Last night I was reading While My Guitar Gently Weeps, Simon Leng’s definitive work on the music of George Harrison. The book is an assortment of the Quiet One’s recollections of psychedelia, pure pop, and remarkable soul encounters. In the Beatles’ Dark Horse’s yin, he embraced himself as a closet Krishna, a secret devotee.
And thus I started to contemplate on the phrase ‘coming out of the closet’, a term used by people to describe the often harrowing moment when they chose to declare to the world their sexuality. They faced criticism and rejection, often from those they loved most. But ‘Coming out’ was one of the bravest choices they could make.
Telling those we love that we’re a person with different leanings can be nerve-racking. It can be just as difficult a conversation, and we never know how they’ll react. It’s a secret, private, part of us, and one that is not always appreciated by our nearest and dearest. But eventually, it has to come out.
Yet the first person we have to admit our identity to is ourselves. Often we fail to accept that it is there. We may not put it down as another opinion which may come and go like all the others we’ve ever had. But we’re wary of our opinions, sometimes, particularly the small but persistent voice of our soul.
We may deny our inner callings but there is a point at which it becomes unhealthy to do that any longer. It’s the point when we realise that our affinity for the concept is more than a product of mere passing curiosity.
Today, I decided to compile a list of my all-time favourite reads which touch on such issues of role-swerves and gender facades. Not only these titles celebrate the otherness in universe, they make the readers feel part of something. This compilation may not be definitive, but it does offer us comfort in the times of upheavals.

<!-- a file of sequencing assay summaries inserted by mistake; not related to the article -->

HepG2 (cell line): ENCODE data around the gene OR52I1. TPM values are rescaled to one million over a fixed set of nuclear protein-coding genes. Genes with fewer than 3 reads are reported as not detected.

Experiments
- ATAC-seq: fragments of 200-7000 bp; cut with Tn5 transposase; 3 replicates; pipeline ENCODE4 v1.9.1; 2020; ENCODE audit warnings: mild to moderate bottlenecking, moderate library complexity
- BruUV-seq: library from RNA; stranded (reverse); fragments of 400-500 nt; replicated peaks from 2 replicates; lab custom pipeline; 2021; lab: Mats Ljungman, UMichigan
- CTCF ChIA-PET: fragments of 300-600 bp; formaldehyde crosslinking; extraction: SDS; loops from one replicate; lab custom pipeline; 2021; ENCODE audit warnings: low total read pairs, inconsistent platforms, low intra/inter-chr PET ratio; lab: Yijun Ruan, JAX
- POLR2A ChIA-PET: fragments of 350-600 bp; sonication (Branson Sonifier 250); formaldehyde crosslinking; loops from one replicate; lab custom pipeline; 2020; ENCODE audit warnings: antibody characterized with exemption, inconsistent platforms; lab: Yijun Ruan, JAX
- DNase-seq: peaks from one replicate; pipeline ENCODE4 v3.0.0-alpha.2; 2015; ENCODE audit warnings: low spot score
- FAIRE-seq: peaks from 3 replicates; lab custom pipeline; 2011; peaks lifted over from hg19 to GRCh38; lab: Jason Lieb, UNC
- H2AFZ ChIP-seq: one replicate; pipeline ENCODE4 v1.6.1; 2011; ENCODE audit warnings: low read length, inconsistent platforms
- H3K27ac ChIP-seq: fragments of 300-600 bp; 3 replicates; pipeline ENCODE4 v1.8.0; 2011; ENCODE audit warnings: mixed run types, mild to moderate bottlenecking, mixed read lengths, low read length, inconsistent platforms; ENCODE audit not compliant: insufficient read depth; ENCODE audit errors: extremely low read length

Orlando, Virginia Woolf
Virginia Woolf’s most accessible novel, Orlando is a timeless satire on English literature. A poet changes his gender at will and makes his adventures an essential read for seekers of early transgender writings and studies.
Twelfth Night, William Shakespeare
Twelfth Night is William Shakespeare’s first comedy on transvestism. “Everyone plays at gender, disguising themselves to get ahead in a deeply binary society.”-Penguin Random House
Giovanni’s Room, James Baldwin
David is an American living in France. He is discomforted with own sexuality and his desire for a Giovanni, the bartender worsens things. Lost in deep isolation, this one is a gloomy and romantic read.
Her land, Charlotte Perkins Gilman
An accident lands three enthusiasts into a ‘feminist utopia’ where they confront a female-only Amazonian tribe in a beautifully unrealistic fiction.
Invisible Monsters Remix, Chuck Palahniuk
An unnamed disfigured woman who goes by multiple identities, notably Daisy St. Patience and Bubba Joan befriends a transgender person undergoing gender reassignment. It takes us deep into a world of astonishing dishonesty and disloyalty.
‘A deeply uncomfortable read, but a vital one if you want your ideas of identity are ripped apart.’ — Penguin Books
Maurice, E.M. Forster
Forster’s Maurice is a pioneering and brilliant work of queer fiction. Maurice tries to ‘cure’ himself via hypnosis but this doesn’t help him from ignoring his true notions of love, while those around him bow to the pressures of accepted society. His relationship with Alec Scudder of satiating assuage, adding depth to the novel for social context.